What Happened When I Did a 107-Kilometer Duathlon in My Backyard

Andrew Tracey

From Men's Health

In this new world, home workouts, garden WODs and kitchen mobility sessions have become the norm. And with races, events and gyms closing—some indefinitely—this way of life posed a unique question: How could I, a Men's Health UK fitness editor focused on functional bodybuilding and shunning endless cardio, run the Adventurist gauntlet while adhering to these strict, new rules? Particularly with just two weeks’ notice and access only to a stationary bike and an enclosed backyard.

It was a head-scratcher that would culminate in a formidable challenge: to complete a grueling ultra-duathlon—a 20km run, a 77km cycle and another 10km run—from the confines of my own home.

By its definition, “endurance” involves staving off muscular and mental failure for as long as possible, in the face of uncomfortable or difficult circumstances. It’s making suffering an art form, going beyond a standard level of pain and coming out on top.

I’ve spent years taking part in, coaching and spectating competitive events and, if this has taught me anything, it’s that my brief dalliance with the world of ultra-endurance—having trained for a 70.3 Ironman (itself cancelled due to the pandemic)—didn’t qualify me as an endurance aficionado. I still had major doubts about my ability to suffer. The pain threshold of the ultra-endurance athlete felt unreachable.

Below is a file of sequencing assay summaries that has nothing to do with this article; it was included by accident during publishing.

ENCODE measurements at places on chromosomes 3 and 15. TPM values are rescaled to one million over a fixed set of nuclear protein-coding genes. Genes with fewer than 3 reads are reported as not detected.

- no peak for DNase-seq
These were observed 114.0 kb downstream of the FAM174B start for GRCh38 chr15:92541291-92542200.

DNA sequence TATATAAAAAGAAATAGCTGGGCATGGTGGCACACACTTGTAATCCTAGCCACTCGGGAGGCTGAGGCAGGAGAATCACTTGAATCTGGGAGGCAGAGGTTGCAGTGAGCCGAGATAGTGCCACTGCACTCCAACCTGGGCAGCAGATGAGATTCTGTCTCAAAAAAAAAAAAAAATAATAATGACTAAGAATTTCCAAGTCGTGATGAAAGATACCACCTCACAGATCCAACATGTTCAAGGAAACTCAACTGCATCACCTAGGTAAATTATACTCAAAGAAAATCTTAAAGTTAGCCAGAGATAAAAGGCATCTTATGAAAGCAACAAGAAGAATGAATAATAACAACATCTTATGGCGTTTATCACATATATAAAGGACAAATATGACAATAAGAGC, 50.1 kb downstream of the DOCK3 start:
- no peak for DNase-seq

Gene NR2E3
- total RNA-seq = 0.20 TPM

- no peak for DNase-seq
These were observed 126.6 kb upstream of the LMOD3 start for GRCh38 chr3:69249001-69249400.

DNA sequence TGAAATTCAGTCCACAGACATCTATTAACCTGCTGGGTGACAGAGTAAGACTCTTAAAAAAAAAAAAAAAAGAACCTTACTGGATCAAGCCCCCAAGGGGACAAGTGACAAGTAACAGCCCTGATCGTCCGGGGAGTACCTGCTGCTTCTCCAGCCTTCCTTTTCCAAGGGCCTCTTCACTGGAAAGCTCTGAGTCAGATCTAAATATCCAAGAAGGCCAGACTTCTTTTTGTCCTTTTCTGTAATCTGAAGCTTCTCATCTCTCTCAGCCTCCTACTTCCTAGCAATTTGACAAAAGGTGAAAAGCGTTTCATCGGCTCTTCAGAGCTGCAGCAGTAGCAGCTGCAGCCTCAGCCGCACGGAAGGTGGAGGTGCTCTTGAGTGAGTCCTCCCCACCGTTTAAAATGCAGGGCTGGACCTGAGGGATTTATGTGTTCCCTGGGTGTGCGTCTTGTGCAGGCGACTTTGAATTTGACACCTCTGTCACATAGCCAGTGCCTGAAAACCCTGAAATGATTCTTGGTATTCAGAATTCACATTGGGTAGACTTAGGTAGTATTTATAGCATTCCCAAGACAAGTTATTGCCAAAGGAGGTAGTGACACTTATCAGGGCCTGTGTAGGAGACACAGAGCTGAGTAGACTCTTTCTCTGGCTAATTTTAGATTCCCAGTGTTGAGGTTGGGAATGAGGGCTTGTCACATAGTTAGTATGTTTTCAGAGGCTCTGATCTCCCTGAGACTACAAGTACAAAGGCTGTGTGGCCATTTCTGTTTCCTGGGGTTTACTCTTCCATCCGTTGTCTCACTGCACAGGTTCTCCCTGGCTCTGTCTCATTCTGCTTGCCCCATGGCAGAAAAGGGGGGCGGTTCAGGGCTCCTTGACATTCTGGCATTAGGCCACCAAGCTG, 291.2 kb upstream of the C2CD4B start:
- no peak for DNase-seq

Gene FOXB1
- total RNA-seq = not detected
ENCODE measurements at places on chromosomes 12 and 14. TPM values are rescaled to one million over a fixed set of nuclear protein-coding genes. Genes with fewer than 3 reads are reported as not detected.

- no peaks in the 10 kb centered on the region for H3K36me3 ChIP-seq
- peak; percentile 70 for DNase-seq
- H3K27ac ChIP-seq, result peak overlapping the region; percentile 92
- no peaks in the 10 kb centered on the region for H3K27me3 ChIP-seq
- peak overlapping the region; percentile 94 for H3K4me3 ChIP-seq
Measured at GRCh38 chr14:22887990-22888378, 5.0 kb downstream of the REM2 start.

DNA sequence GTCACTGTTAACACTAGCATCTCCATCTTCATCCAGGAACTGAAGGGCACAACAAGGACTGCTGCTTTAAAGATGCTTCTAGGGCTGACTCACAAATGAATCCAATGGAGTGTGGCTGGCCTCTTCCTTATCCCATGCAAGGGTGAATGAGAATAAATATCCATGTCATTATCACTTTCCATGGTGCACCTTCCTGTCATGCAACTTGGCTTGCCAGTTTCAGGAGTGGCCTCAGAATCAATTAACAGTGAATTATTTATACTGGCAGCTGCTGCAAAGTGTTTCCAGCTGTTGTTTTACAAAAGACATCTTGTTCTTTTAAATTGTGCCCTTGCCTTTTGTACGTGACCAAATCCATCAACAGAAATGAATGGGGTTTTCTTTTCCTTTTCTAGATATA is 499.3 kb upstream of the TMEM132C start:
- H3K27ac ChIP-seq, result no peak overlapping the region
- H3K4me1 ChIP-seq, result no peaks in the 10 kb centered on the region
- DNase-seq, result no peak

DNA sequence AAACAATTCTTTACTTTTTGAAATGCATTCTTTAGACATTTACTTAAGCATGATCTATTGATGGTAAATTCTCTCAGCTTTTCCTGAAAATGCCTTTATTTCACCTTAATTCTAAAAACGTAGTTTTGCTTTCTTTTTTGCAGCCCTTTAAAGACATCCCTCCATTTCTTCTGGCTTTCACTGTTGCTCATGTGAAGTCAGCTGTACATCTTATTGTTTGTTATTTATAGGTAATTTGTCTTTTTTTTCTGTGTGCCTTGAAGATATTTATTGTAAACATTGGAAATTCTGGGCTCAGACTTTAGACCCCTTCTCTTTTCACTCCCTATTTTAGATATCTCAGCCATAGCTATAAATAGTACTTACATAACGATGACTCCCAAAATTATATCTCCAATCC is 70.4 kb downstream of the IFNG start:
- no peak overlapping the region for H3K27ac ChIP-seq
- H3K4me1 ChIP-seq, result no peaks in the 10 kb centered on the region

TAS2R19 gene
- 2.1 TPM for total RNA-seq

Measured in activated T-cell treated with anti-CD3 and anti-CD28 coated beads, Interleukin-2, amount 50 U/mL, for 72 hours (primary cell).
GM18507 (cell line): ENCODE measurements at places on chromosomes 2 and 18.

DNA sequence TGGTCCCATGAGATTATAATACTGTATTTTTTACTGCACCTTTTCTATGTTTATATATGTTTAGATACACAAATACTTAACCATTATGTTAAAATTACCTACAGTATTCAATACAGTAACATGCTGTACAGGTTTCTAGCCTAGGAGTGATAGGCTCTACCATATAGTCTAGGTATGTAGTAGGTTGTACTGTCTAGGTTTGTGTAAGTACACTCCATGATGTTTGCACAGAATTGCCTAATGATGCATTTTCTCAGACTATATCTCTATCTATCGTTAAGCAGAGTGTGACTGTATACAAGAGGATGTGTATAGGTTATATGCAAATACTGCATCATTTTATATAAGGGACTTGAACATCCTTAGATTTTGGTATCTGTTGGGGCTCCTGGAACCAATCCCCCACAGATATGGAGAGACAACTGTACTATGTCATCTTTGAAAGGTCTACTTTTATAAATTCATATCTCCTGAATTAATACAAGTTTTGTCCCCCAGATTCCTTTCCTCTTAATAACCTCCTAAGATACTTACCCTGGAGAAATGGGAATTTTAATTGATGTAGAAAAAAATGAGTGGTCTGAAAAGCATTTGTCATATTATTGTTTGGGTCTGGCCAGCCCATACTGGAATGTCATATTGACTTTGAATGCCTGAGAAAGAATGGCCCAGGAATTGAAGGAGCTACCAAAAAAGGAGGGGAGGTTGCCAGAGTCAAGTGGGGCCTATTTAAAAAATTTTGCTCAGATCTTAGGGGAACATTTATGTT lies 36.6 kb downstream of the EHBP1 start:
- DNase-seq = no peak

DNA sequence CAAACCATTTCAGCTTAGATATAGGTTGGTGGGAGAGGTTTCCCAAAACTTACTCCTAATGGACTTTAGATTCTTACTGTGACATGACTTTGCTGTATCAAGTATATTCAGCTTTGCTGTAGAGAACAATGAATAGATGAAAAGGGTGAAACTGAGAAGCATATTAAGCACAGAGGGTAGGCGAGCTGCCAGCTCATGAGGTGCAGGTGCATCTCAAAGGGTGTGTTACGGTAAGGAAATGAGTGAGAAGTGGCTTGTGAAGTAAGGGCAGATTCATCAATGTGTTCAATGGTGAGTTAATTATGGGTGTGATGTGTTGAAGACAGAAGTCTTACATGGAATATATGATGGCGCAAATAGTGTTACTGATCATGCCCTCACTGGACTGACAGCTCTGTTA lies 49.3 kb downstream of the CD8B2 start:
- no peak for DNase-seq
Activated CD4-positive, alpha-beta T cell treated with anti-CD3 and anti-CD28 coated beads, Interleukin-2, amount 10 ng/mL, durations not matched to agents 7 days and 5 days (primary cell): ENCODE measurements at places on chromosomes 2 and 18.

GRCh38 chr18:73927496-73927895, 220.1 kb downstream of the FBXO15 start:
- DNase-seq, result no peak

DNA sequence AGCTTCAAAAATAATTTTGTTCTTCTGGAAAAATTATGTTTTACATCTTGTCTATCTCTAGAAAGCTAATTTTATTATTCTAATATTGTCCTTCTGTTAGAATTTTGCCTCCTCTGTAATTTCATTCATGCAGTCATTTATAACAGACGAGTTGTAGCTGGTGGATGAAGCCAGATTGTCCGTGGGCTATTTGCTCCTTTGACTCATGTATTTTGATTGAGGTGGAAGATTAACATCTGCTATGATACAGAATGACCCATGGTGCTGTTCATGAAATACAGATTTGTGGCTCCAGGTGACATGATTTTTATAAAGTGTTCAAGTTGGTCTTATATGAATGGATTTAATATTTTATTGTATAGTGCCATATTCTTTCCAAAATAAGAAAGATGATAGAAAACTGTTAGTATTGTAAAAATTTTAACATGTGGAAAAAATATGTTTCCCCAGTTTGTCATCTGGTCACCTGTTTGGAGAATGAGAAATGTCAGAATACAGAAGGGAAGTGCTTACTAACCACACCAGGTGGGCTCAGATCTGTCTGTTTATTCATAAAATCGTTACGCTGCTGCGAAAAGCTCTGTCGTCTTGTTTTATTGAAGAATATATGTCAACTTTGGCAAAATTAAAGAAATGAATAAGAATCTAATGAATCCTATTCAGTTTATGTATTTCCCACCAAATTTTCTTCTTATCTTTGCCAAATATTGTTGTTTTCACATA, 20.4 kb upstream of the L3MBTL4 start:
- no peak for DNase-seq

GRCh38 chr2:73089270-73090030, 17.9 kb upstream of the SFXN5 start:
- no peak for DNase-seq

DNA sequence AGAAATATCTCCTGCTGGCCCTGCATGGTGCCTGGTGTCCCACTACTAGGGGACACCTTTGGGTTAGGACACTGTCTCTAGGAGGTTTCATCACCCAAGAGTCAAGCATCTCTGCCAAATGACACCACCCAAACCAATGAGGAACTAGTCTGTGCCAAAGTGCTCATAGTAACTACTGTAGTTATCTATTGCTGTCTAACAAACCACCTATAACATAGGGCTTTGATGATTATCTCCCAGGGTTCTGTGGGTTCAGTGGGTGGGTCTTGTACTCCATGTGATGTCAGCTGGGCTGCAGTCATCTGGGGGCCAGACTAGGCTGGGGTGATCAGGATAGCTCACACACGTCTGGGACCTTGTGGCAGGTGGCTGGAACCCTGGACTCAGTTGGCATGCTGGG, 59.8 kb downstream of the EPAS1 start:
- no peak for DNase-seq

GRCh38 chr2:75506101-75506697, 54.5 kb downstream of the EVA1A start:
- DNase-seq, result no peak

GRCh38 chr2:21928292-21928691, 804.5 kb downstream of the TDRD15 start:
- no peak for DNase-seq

With that in mind, my challenge was a 107 km “race”, broken into the stages mentioned earlier. Even with months of training, I knew suffering was inevitable. “Usually, I’d want at least 12-16 weeks with any athlete for a middle-distance event,” explained Tom Frearson, a British triathlon and ironman coach. “One of the biggest challenges with triathlons is the physiological transfer from bike to run. In a duathlon, you have this transfer both ways. Overcook the first run and the bike’s going to hurt; overcook the bike before the second run and your race is over.” It was clear from the outset that this would take more than physical strength. I needed mental grit and race smarts, too.